Green and colleagues designed and are implementing an evidence-based procedure for risk estimation and an experimental trial of APOE genotype disclosure in people age 55 to 90 with MCI and their study partners recruited at four university medical centers (Harvard, Univ. of Michigan, Univ. of Pennsylvania, and Howard). Participants receive risk estimates for their chance of progressing to Alzheimer’s disease that are based on their age, MCI diagnosis and APOE genotype (intervention arm) or age and MCI diagnosis alone (control arm). Risks disclosed to participants range from 8-57% in the intervention arm and 25-44% in the control arm.
The research team developed graphics and language to facilitate communication of APOE genotype and numerical risk estimate. Both participants with MCI and their study partners are followed up to 6 months following risk disclosure to determine its impact on caregiver distress, health behavior, and insurance/lifestyle changes. To inform further development of educational materials, researchers will also evaluate how well participants understood the information that was provided to them.
“This is the first study to examine the impact of disclosing Alzheimer’s genetic risk information to individuals with MCI,” Green said. “We believe the findings from REVEAL will have important implications for clinicians and policy makers in informing the future practice of educating and treating people at risk for Alzheimer’s.”
Disclosing brain amyloid imaging results to people with MCI and their familiesBrain amyloid imaging is increasingly recognized as a powerful tool for predicting whether people with MCI will transition to Alzheimer’s disease. As this technology moves from the research setting into clinical practice, an emerging concern is that people with MCI may have difficulty comprehending their test results.
Given the lack of research on disclosing this information to people with cognitive impairments, Jennifer Lingler, Ph.D., of the University of Pittsburgh, Pennsylvania, and colleagues conducted a study to develop a standardized procedure for effectively communicating amyloid imaging results in the context of MCI, which is often described as an intermediate state between normal cognitive aging and Alzheimer’s.
Based on previous research and insights from a panel of experts in neuroimaging, neuropsychology, risk communication, regulatory affairs, and bioethics, Lingler developed scripts and visual aids that guide clinical researchers in disclosing positive, negative, or inconclusive amyloid scan results. Ten people with MCI and 10 of their family members participated in mock results disclosure sessions and provided feedback on the procedure.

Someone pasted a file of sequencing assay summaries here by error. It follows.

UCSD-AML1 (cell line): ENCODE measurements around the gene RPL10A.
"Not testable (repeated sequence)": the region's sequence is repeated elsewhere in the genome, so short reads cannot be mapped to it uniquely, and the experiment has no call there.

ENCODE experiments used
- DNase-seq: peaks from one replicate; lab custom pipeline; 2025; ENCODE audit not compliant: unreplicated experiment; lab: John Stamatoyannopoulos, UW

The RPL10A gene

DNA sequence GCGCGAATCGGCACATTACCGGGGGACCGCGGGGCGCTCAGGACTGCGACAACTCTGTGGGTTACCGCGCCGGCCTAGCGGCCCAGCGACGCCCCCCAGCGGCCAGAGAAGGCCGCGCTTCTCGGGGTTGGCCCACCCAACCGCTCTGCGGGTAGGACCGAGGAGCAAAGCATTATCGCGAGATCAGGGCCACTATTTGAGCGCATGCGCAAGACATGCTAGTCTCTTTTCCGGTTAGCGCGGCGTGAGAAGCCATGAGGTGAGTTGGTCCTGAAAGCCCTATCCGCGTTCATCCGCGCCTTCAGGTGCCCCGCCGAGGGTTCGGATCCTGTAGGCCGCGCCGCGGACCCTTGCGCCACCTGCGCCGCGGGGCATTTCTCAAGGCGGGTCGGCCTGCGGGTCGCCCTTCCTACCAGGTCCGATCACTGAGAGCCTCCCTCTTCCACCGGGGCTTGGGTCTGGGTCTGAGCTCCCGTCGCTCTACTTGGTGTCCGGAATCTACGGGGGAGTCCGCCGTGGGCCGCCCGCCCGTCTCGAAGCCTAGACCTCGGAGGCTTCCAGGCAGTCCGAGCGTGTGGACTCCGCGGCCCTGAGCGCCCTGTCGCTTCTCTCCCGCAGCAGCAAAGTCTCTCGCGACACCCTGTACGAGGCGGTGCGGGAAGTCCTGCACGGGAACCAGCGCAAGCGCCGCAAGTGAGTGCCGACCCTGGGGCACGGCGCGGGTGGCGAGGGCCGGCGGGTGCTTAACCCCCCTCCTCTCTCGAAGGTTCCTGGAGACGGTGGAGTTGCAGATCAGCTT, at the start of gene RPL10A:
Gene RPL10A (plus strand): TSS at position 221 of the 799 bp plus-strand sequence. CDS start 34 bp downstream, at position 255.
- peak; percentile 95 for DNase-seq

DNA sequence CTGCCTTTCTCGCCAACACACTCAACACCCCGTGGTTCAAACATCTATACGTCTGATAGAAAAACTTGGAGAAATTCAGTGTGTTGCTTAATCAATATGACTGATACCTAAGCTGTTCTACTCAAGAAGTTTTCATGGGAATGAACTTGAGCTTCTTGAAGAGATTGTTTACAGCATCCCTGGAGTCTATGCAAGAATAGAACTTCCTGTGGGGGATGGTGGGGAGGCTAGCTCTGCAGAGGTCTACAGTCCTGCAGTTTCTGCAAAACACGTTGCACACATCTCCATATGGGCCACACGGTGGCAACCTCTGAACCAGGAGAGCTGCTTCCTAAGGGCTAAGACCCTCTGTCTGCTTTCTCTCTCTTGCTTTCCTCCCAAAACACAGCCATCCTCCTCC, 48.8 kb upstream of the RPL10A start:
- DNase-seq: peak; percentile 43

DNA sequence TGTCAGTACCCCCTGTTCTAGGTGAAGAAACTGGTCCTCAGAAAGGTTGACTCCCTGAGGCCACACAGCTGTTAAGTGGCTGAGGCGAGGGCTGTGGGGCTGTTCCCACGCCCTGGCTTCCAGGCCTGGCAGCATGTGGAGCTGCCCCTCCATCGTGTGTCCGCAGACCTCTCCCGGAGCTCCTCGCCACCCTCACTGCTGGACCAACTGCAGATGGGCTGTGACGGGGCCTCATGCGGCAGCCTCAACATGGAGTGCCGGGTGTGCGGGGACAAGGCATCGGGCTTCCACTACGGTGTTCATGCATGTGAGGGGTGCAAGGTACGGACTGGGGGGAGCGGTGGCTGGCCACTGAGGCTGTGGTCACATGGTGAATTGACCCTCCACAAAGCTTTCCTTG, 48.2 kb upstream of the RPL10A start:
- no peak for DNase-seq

The researchers found that:
The great majority of participants reported that the session was “easy to follow,” (19 of 20) “included just about the right level of detail,” (17 of 20) and was “just about right” in length (17 of 20).
All 20 participants rated the information as “clearly presented.”
Eight of the 10 family members and seven of the 10 people with MCI correctly repeated their mock results back to an interviewer after the session.
Analysis of interview data from the five participants with questionable comprehension suggested that (a) cognitive factors may explain problems with comprehension among those with MCI, while (b) emotional factors may underlie problems with comprehension among family members.
“Our study demonstrates that it is possible to provide people with MCI and family members with highly comprehensible and acceptable information about their brain imaging results of Alzheimer’s risk,” Lingler said. “However, since some of the participants had some difficulty, we recommend that a family member or friend be present, and that emotional support be provided, when imaging results are discussed.”
Risk disclosure in the Anti-Amyloid treatment of Asymptomatic Alzheimer’s disease (A4) trialAlthough evidence suggests that amyloid deposits (or “plaques”) in the brain are associated with an increased risk of cognitive decline, the impact of being “amyloid positive” on the likelihood and timing of progressing to Alzheimer’s dementia on an individual basis remains unknown. The beginning of secondary prevention trials in people with presymptomatic Alzheimer’s provides an important research opportunity to evaluate the impact of learning one’s amyloid status.
One such trial is the Anti-Amyloid treatment of Asymptomatic Alzheimer’s disease (A4) trial being proposed by the Alzheimer’s Disease Cooperative Study. PET amyloid imaging and/or cerebrospinal fluid markers of beta amyloid accumulation will be used to select participants for the trial, which will test an experimental treatment in older adults who are cognitively normal and amyloid-positive for three years. The goal is to test the hypothesis that decreasing “upstream” amyloid accumulation will slow “downstream” brain cell death and cognitive decline.
A4 participants will be informed of their amyloid status, as only amyloid-positive individuals will be randomized to receive treatment or placebo.
“People whose amyloid imaging results meet the research criteria for pre-clinical Alzheimer’s face an unusual risk, namely, that the knowledge of the results can itself be harmful, particularly the label of being ‘amyloid positive,'” said Jason Karlawish, M.D., of the University of Pennsylvania, Philadelphia. “The predictive value of the information remains uncertain. Indeed, part of the goal of the Alzheimer’s prevention trials is to establish this value. Such uncertainty can create misunderstandings on the part of the participants over what it means to be ‘amyloid positive.'”
Study leader Reisa Sperling, M.D., of Harvard Medical School and Brigham and Women’s Hospital, Boston, said, “We are developing safeguards based on the REVEAL study and consent language to convey the uncertainty of the clinical implications of amyloid-status in asymptomatic individuals. We also plan to include an ethics substudy in the A4 trial to evaluate the short and long-term impact of learning one’s amyloid status.”